Though she was just a young child when the horrors of Nazi death camps were forced upon her and her family, Ceija Stojka once said she lived with those memories every day of her life.
Stojka would grow up to become a voice for her people--the Roma, or Gypsy, people--and was a self-taught writer and artist who used her creativity to both express her sorrow and act as a salve on old wounds. She and five others were the only survivors out of 200 of her family members, and she once said that writing was a way for her to expel the demons brought on by a childhood of horrors.
“If I could write down all my thoughts, they would surely be an endless book of suffering,” she said. "But my thoughts race more quickly than my hands are able to put everything to paper.”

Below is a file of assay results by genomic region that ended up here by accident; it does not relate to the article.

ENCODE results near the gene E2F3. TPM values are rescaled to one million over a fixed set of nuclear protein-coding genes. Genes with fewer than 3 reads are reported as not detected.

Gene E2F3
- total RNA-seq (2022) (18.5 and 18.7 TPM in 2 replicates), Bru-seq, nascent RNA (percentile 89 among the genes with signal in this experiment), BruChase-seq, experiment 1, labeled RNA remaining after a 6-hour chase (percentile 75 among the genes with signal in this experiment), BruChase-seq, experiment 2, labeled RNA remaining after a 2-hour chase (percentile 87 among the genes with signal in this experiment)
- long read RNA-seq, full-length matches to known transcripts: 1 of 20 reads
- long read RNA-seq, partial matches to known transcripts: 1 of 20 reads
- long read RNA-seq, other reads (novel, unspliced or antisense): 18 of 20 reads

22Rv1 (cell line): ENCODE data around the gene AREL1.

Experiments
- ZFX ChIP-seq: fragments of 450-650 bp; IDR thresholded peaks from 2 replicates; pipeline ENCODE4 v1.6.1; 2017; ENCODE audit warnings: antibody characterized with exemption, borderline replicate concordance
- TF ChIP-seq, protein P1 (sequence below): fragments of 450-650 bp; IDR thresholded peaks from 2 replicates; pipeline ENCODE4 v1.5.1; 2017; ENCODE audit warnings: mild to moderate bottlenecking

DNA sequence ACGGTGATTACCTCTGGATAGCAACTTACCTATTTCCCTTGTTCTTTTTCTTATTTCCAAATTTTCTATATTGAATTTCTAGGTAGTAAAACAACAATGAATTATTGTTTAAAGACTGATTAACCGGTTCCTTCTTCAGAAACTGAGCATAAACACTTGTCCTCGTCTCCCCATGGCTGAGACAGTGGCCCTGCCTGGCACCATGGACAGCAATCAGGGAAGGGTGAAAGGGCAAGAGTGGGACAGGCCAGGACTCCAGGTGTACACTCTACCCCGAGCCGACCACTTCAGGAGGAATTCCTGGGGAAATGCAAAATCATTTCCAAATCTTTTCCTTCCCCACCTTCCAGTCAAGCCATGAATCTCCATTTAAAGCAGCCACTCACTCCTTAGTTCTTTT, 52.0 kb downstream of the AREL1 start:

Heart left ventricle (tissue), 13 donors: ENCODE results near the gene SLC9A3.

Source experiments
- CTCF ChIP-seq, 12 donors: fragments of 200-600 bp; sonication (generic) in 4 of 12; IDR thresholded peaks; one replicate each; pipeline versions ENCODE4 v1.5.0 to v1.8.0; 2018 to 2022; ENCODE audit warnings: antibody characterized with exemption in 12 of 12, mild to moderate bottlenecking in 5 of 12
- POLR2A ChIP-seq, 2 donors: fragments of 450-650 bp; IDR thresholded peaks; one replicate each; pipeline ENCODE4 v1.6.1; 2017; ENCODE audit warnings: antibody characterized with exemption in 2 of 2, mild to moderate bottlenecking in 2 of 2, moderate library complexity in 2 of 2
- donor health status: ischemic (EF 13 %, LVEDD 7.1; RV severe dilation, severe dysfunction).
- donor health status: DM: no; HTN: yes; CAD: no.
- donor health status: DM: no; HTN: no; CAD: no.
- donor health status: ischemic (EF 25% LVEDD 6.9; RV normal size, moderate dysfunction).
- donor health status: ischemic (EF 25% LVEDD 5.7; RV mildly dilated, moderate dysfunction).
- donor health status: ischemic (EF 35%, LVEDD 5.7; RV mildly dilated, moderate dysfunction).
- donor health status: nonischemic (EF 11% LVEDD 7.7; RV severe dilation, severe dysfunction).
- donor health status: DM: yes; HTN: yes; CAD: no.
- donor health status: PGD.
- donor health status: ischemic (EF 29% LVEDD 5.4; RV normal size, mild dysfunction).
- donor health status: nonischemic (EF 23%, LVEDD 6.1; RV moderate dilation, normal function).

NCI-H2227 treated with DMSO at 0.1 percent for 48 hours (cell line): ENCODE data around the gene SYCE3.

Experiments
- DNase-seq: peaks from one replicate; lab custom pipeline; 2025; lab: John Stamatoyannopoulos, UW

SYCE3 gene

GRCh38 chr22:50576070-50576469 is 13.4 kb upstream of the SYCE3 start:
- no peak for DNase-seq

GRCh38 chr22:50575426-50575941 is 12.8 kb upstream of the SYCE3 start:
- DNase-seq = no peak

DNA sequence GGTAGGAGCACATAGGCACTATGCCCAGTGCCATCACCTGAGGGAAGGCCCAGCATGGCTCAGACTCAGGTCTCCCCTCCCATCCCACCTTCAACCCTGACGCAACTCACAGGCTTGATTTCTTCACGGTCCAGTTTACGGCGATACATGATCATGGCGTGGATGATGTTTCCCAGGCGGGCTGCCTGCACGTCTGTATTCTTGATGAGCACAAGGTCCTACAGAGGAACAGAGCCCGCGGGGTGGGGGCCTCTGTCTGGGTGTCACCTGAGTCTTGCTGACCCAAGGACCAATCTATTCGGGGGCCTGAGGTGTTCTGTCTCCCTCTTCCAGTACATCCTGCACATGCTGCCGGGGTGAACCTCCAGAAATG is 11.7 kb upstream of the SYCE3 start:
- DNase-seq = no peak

Released from the camps at age 12, she moved on with her mother and four surviving siblings in Austria, where they made a living selling carpets. Her art came later in life--she was in her 50s--and when it did, she found herself the voice of all those who had been killed simply because of the family they'd been born into. As recently as a few years ago, she spoke to an entirely new generation about the injustice of those killings...and begged them not to let it happen again.
“How is it possible at the beginning of the new century that the Roma population ... is still humiliated and maltreated — and sometimes killed as it happened in Hungary — for the only reason of being Roma?” she asked a group of Hungarian university and high-school students after several Roma hate killings took place there. "Let my grandchildren live."